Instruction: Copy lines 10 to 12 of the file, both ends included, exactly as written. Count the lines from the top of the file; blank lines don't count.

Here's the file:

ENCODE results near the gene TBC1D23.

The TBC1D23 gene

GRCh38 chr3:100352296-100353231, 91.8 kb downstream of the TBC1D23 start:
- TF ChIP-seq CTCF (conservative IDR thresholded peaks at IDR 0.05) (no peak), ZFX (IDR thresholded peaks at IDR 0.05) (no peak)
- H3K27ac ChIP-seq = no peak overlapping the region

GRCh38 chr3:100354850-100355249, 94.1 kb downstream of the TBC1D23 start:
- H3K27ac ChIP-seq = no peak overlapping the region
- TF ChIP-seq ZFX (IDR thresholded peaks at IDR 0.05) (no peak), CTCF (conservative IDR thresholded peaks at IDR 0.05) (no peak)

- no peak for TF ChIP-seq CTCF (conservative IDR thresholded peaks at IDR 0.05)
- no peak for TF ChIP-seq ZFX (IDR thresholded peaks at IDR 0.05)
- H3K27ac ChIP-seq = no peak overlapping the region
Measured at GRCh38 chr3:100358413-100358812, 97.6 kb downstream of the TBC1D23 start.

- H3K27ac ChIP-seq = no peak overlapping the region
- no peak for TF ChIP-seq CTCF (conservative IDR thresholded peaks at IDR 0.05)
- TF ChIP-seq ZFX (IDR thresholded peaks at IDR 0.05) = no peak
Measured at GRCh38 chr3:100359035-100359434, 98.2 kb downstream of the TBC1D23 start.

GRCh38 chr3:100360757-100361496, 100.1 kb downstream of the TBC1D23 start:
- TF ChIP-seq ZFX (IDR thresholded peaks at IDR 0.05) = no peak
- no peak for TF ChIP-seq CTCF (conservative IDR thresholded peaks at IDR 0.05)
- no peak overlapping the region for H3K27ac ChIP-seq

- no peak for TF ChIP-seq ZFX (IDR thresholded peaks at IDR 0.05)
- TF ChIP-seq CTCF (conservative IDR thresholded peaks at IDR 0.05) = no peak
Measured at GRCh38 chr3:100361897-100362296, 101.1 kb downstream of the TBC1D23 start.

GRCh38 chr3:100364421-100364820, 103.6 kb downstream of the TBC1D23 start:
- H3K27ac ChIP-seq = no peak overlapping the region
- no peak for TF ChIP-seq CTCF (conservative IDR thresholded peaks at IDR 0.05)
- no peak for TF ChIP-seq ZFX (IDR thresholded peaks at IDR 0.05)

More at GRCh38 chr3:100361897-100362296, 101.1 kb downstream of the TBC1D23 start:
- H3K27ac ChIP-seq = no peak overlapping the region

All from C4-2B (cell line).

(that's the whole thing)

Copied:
- no peak for TF ChIP-seq ZFX (IDR thresholded peaks at IDR 0.05)
- H3K27ac ChIP-seq = no peak overlapping the region
Measured at GRCh38 chr3:100358413-100358812, 97.6 kb downstream of the TBC1D23 start.